The North Sea Chapter of the International Association of Drilling Contractors (IADC) recently sent a letter to 650 UK MPs and 129 MSPs warning that further harsh-environment rigs could be “lost for good” due to the windfall tax changes while explaining that rigs are just the “tip of the spear” for further oil and gas production.
The organisation says rigs are “vital” for decommissioning hundreds of North Sea wells, as well as playing a “critical role in meeting net-zero” through facilitating carbon capture utilisation and storage (CCUS) projects. The letter states that the reduction in the available fleet size will “severely hamper all of the above.”
Based on Westwood’s data, the total rig supply in the North Sea has continued to fall since 2017 and is currently 40 per cent leaner than it was in March of that year. In the past two years alone, 13 rigs have left the region, either for work elsewhere or through retirement, and two more – Hercules and Deepsea Mira – are already confirmed for relocation later this year to Canada and Namibia.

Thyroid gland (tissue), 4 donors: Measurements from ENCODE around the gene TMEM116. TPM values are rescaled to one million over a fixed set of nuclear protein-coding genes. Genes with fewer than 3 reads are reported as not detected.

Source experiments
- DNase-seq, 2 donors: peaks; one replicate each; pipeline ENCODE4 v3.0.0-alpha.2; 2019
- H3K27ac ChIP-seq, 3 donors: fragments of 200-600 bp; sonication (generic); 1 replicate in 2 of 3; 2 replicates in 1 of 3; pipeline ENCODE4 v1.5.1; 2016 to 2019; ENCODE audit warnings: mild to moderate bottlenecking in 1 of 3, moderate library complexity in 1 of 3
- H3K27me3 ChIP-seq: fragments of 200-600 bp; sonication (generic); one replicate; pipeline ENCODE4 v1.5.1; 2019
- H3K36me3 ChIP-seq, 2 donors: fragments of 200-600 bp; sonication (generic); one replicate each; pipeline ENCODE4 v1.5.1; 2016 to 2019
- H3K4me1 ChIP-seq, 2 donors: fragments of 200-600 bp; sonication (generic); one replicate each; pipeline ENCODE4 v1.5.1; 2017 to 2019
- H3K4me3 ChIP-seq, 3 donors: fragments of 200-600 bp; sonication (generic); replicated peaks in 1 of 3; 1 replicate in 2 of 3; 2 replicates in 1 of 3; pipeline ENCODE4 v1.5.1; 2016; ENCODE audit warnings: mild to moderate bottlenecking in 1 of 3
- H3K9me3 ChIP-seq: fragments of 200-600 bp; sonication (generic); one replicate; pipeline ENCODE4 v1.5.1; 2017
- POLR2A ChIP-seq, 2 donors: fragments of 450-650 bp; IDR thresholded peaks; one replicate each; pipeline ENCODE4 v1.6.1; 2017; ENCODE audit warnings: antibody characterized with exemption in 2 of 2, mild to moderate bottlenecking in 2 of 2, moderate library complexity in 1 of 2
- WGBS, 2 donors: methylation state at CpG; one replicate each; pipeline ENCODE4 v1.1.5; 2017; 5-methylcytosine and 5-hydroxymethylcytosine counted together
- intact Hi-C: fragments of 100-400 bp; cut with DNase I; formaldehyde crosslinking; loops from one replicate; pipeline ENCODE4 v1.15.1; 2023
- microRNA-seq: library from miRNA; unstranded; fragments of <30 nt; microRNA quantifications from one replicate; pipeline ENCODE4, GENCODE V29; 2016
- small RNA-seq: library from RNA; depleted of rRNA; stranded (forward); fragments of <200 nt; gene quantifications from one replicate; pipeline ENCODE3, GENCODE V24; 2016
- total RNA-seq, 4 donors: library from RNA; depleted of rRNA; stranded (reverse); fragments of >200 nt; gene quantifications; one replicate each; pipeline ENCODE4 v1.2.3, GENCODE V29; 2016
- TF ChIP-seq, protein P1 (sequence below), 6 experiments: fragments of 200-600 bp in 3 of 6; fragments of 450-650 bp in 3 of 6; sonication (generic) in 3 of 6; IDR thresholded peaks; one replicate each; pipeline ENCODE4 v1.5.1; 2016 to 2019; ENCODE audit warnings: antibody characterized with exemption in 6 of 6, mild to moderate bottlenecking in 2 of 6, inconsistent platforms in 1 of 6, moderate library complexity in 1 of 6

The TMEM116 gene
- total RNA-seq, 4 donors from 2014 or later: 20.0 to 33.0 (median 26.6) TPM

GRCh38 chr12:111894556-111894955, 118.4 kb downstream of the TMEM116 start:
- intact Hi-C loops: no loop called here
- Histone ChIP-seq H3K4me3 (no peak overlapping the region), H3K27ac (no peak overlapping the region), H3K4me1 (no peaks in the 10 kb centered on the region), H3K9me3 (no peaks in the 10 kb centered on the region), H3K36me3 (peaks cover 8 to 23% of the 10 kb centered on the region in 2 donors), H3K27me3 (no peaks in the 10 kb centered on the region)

Wilkie underscores that the supply has wilted due to a lack of demand for rigs in the region, which is mostly made up of the UK, Norway, the Netherlands and Denmark. In a previous piece, published in late November 2022, Westwood shared that despite improving North Sea rig market fundamentals last year, rigs were being enticed abroad by jobs with longer durations and higher day rates.
According to Wilkie, this appears to be a trend that will persist this year, “especially with the additional dampening of demand appetite” because of the amended UK fiscal regime, while Norwegian drilling campaigns also look few and far between. An improvement in development drilling demand off the Scandinavian country had initially been expected to improve during the second half of this year, but now an uptick off the back of the Norwegian tax incentives does not expect to materialise until mid-2024 at least.